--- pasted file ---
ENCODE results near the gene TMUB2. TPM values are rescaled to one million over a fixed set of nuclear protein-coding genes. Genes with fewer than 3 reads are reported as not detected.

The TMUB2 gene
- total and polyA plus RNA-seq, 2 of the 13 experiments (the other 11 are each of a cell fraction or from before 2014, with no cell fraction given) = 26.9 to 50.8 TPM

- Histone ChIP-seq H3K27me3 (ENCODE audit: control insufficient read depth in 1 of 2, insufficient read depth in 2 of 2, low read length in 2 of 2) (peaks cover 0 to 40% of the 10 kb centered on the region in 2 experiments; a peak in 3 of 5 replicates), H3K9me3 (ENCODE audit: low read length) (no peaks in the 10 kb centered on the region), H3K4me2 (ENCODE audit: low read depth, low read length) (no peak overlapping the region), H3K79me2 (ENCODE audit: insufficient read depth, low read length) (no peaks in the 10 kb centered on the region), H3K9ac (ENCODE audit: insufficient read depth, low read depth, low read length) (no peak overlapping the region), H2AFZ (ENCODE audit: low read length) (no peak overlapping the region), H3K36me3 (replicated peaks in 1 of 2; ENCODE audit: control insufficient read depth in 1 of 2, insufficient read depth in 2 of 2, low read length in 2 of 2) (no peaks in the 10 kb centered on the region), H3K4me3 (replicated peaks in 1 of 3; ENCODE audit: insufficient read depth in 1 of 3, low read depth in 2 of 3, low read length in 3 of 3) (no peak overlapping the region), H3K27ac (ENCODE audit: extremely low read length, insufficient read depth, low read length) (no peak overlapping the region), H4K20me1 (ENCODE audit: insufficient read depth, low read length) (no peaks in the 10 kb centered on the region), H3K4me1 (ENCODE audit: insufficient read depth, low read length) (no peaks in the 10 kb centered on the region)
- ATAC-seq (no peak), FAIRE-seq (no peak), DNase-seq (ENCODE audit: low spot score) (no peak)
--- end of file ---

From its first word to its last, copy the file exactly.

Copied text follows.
ENCODE results near the gene TMUB2. TPM values are rescaled to one million over a fixed set of nuclear protein-coding genes. Genes with fewer than 3 reads are reported as not detected.

The TMUB2 gene
- total and polyA plus RNA-seq, 2 of the 13 experiments (the other 11 are each of a cell fraction or from before 2014, with no cell fraction given) = 26.9 to 50.8 TPM

- Histone ChIP-seq H3K27me3 (ENCODE audit: control insufficient read depth in 1 of 2, insufficient read depth in 2 of 2, low read length in 2 of 2) (peaks cover 0 to 40% of the 10 kb centered on the region in 2 experiments; a peak in 3 of 5 replicates), H3K9me3 (ENCODE audit: low read length) (no peaks in the 10 kb centered on the region), H3K4me2 (ENCODE audit: low read depth, low read length) (no peak overlapping the region), H3K79me2 (ENCODE audit: insufficient read depth, low read length) (no peaks in the 10 kb centered on the region), H3K9ac (ENCODE audit: insufficient read depth, low read depth, low read length) (no peak overlapping the region), H2AFZ (ENCODE audit: low read length) (no peak overlapping the region), H3K36me3 (replicated peaks in 1 of 2; ENCODE audit: control insufficient read depth in 1 of 2, insufficient read depth in 2 of 2, low read length in 2 of 2) (no peaks in the 10 kb centered on the region), H3K4me3 (replicated peaks in 1 of 3; ENCODE audit: insufficient read depth in 1 of 3, low read depth in 2 of 3, low read length in 3 of 3) (no peak overlapping the region), H3K27ac (ENCODE audit: extremely low read length, insufficient read depth, low read length) (no peak overlapping the region), H4K20me1 (ENCODE audit: insufficient read depth, low read length) (no peaks in the 10 kb centered on the region), H3K4me1 (ENCODE audit: insufficient read depth, low read length) (no peaks in the 10 kb centered on the region)
- ATAC-seq (no peak), FAIRE-seq (no peak), DNase-seq (ENCODE audit: low spot score) (no peak)